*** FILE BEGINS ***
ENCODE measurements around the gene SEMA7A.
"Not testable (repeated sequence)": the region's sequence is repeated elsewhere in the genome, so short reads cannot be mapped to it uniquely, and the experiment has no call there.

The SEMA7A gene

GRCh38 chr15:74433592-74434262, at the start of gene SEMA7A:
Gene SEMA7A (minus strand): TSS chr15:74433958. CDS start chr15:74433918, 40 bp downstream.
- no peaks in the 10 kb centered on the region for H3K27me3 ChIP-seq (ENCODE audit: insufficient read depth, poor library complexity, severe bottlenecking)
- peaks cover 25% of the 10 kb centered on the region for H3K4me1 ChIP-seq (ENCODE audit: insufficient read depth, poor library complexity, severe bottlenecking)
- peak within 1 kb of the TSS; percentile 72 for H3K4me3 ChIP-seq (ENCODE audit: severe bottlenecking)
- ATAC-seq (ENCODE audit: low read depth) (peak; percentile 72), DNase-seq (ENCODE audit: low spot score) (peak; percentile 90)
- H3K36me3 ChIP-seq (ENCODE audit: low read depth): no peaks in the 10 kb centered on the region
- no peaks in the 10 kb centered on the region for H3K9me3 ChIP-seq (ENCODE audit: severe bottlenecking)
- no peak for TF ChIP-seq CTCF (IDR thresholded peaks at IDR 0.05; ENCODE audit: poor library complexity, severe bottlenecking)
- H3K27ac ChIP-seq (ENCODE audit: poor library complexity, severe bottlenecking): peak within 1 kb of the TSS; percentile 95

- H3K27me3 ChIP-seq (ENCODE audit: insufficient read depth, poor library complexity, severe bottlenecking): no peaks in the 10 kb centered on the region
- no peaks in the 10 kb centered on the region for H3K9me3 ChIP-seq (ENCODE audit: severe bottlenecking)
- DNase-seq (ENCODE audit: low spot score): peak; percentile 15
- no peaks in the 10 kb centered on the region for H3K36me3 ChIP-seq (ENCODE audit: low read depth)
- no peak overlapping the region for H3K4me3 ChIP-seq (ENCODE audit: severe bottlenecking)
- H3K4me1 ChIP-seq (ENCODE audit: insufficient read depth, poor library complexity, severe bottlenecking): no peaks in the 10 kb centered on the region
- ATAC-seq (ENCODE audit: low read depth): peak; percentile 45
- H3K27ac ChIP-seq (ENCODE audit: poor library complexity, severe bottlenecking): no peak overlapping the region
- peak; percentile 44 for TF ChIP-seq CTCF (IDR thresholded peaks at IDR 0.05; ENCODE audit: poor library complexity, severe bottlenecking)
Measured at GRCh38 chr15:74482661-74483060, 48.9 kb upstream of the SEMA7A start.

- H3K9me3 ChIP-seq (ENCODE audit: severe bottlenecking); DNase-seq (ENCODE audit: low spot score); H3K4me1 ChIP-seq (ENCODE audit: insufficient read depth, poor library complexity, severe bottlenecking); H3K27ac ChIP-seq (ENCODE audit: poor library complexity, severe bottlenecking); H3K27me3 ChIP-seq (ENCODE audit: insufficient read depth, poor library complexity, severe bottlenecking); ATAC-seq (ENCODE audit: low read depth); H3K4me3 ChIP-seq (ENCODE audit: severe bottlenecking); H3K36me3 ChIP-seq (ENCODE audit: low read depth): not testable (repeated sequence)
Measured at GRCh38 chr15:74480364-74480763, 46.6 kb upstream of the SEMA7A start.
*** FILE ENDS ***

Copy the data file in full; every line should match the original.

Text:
ENCODE measurements around the gene SEMA7A.
"Not testable (repeated sequence)": the region's sequence is repeated elsewhere in the genome, so short reads cannot be mapped to it uniquely, and the experiment has no call there.

The SEMA7A gene

GRCh38 chr15:74433592-74434262, at the start of gene SEMA7A:
Gene SEMA7A (minus strand): TSS chr15:74433958. CDS start chr15:74433918, 40 bp downstream.
- no peaks in the 10 kb centered on the region for H3K27me3 ChIP-seq (ENCODE audit: insufficient read depth, poor library complexity, severe bottlenecking)
- peaks cover 25% of the 10 kb centered on the region for H3K4me1 ChIP-seq (ENCODE audit: insufficient read depth, poor library complexity, severe bottlenecking)
- peak within 1 kb of the TSS; percentile 72 for H3K4me3 ChIP-seq (ENCODE audit: severe bottlenecking)
- ATAC-seq (ENCODE audit: low read depth) (peak; percentile 72), DNase-seq (ENCODE audit: low spot score) (peak; percentile 90)
- H3K36me3 ChIP-seq (ENCODE audit: low read depth): no peaks in the 10 kb centered on the region
- no peaks in the 10 kb centered on the region for H3K9me3 ChIP-seq (ENCODE audit: severe bottlenecking)
- no peak for TF ChIP-seq CTCF (IDR thresholded peaks at IDR 0.05; ENCODE audit: poor library complexity, severe bottlenecking)
- H3K27ac ChIP-seq (ENCODE audit: poor library complexity, severe bottlenecking): peak within 1 kb of the TSS; percentile 95

- H3K27me3 ChIP-seq (ENCODE audit: insufficient read depth, poor library complexity, severe bottlenecking): no peaks in the 10 kb centered on the region
- no peaks in the 10 kb centered on the region for H3K9me3 ChIP-seq (ENCODE audit: severe bottlenecking)
- DNase-seq (ENCODE audit: low spot score): peak; percentile 15
- no peaks in the 10 kb centered on the region for H3K36me3 ChIP-seq (ENCODE audit: low read depth)
- no peak overlapping the region for H3K4me3 ChIP-seq (ENCODE audit: severe bottlenecking)
- H3K4me1 ChIP-seq (ENCODE audit: insufficient read depth, poor library complexity, severe bottlenecking): no peaks in the 10 kb centered on the region
- ATAC-seq (ENCODE audit: low read depth): peak; percentile 45
- H3K27ac ChIP-seq (ENCODE audit: poor library complexity, severe bottlenecking): no peak overlapping the region
- peak; percentile 44 for TF ChIP-seq CTCF (IDR thresholded peaks at IDR 0.05; ENCODE audit: poor library complexity, severe bottlenecking)
Measured at GRCh38 chr15:74482661-74483060, 48.9 kb upstream of the SEMA7A start.

- H3K9me3 ChIP-seq (ENCODE audit: severe bottlenecking); DNase-seq (ENCODE audit: low spot score); H3K4me1 ChIP-seq (ENCODE audit: insufficient read depth, poor library complexity, severe bottlenecking); H3K27ac ChIP-seq (ENCODE audit: poor library complexity, severe bottlenecking); H3K27me3 ChIP-seq (ENCODE audit: insufficient read depth, poor library complexity, severe bottlenecking); ATAC-seq (ENCODE audit: low read depth); H3K4me3 ChIP-seq (ENCODE audit: severe bottlenecking); H3K36me3 ChIP-seq (ENCODE audit: low read depth): not testable (repeated sequence)
Measured at GRCh38 chr15:74480364-74480763, 46.6 kb upstream of the SEMA7A start.